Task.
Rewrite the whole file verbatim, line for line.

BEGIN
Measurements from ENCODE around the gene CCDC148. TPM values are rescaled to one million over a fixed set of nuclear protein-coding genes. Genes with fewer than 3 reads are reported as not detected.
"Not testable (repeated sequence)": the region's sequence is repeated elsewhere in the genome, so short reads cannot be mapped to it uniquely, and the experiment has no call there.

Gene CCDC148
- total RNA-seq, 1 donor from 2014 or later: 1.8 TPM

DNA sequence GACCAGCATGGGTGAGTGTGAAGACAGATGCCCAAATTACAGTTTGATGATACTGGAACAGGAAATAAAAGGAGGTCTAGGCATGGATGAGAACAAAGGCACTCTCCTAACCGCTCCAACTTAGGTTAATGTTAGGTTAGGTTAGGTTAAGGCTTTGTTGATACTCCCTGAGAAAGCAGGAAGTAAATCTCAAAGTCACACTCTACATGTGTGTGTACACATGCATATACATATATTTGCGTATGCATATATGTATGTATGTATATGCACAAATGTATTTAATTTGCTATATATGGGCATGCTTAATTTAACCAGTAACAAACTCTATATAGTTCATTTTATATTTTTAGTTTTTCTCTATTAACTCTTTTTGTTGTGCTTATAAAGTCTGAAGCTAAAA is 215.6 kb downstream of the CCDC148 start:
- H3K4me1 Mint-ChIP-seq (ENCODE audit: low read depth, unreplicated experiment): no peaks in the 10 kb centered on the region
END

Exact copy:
Measurements from ENCODE around the gene CCDC148. TPM values are rescaled to one million over a fixed set of nuclear protein-coding genes. Genes with fewer than 3 reads are reported as not detected.
"Not testable (repeated sequence)": the region's sequence is repeated elsewhere in the genome, so short reads cannot be mapped to it uniquely, and the experiment has no call there.

Gene CCDC148
- total RNA-seq, 1 donor from 2014 or later: 1.8 TPM

DNA sequence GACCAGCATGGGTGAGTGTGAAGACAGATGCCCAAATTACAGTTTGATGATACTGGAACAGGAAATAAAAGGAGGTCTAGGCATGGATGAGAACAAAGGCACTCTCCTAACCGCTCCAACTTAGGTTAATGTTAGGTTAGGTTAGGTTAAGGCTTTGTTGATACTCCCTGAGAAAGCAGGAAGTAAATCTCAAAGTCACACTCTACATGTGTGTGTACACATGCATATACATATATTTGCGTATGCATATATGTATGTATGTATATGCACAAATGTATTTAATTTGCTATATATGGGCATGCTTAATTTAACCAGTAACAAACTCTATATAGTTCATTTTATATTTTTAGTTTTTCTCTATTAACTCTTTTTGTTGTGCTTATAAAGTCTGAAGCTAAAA is 215.6 kb downstream of the CCDC148 start:
- H3K4me1 Mint-ChIP-seq (ENCODE audit: low read depth, unreplicated experiment): no peaks in the 10 kb centered on the region